Computer rendered image of a landscape architecture design viewed from high above
East Strand waterfront design proposal along the Rondout Creek. (Image by L. Li & X. Wan, LA6020 Studio, Spring 2018 Cornell University.)

Kingston III was our most recent Climate-adaptive Design studio in the City of Kingston. This project investigated planning and design implications of emerging municipal climate adaptation interests for the East Strand area in City of Kingston. Cornell Landscape Architecture’s 2018 LA6020 second year, second-semester graduate studio developed eight design concepts for the East Strand area. This set of alternative design strategies generated options for climate adaptation addressing a range of interests including floodable open space, marsh migration strategies, nature-based shoreline interventions, community features, and development interests while seeking to link interventions to the ongoing growth of Kingston’s waterfront.

Village of Piermont - Fall 2017

Computer rendered image of a landscape architecture design showing two bridges connecting mainland to an island
Reimagining what it means for Piermont to be a waterfront by integrating water into the urban fabric of the village. (Image by T. Signorelli, E.Tou & C. UmaƱa, LA4010 Studio, Fall 2017 Cornell University)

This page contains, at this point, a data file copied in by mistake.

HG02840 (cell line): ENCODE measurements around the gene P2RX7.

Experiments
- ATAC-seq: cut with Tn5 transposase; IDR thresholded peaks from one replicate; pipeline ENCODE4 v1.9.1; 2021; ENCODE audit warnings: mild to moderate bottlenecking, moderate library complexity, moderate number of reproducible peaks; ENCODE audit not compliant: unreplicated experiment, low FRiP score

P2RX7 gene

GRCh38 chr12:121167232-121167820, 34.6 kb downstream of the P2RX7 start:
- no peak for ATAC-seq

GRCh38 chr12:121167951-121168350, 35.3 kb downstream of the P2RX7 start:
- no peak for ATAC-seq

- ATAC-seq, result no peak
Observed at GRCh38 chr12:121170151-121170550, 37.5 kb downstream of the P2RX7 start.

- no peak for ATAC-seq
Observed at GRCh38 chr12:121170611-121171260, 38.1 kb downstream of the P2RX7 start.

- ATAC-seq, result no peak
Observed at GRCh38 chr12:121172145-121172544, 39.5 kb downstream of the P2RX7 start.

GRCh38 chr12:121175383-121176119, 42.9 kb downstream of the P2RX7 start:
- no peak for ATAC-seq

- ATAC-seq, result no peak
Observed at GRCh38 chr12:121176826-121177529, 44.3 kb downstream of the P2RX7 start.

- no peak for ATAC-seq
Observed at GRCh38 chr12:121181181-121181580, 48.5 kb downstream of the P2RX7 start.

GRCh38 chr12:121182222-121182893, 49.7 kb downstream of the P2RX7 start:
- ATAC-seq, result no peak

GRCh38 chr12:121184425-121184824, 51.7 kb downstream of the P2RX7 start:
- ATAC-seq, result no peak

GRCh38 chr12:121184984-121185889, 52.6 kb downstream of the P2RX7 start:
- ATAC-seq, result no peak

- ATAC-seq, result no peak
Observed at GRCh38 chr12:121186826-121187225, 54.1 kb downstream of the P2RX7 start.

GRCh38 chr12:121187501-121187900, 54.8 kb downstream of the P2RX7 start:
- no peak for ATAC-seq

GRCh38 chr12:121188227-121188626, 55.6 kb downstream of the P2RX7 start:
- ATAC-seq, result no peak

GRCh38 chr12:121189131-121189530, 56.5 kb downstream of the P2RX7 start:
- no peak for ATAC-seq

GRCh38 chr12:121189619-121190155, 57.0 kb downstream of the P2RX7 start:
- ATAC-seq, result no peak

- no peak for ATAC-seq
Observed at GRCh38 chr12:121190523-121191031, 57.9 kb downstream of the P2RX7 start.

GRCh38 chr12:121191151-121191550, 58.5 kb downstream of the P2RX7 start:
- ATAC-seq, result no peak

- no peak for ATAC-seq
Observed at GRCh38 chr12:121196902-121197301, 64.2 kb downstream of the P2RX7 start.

Cornell Landscape Architecture’s 2017 LA4010 fourth year, first-semester undergraduate studio focused on the Piermont municipal waterfront situated along the mouth of Sparkill Creek as it enters the Hudson River about 25 miles north of New York City. Historically the Piermont waterfront was the location of a paper mill and coal-fired power plant. It is now a regional destination for recreation and leisure. Five alternative design concepts were developed for the Village of Piermont. Each generated options for climate adaptation providing a combination of adaptation, reinforcement, and relocation approaches.

“These new creative thinkers… opening the door to helping Piermont not only see the future, but to lead us into the future” - Vincent O’Brien, former village trustee, Piermont, NY

City of Kingston II - Spring 2017

Computer rendered image of a student's landscape architecture design featuring Kingston point Park
Climate-resilient programs and interventions, capitalize on the ecological and scenic value of Kingston’s waterfront. (Image by L. Kong, H. Gao, Q. Feng, LA6020 Studio, Spring 2017 Cornell University.)

This was the Climate-adaptive Design studio's second site project in the City of Kingston. The design teams investigated planning and design implications of flooding and sea level rise on Kingston Point Park, a popular waterfront recreational location for Kingston's inhabitants. Cornell Landscape Architecture’s 2017 LA6020 second year, second-semester graduate studio developed ten alternative design concepts, with options for transitioning the recreational, ecological, and commercial assets of the area as sea level rise, flooding and other projected climate impacts shift the footprint of Kingston Point Park.

City of Hudson - Spring 2016

Computer rendered image of a landscape architecture design in Hudson New York
This design focuses on the intersection and overlap of urban, industrial, and wetland fabric in the South Bay (Image by A. Chirico and G. Smith, LA6020 Studio, Spring 2016 Cornell University)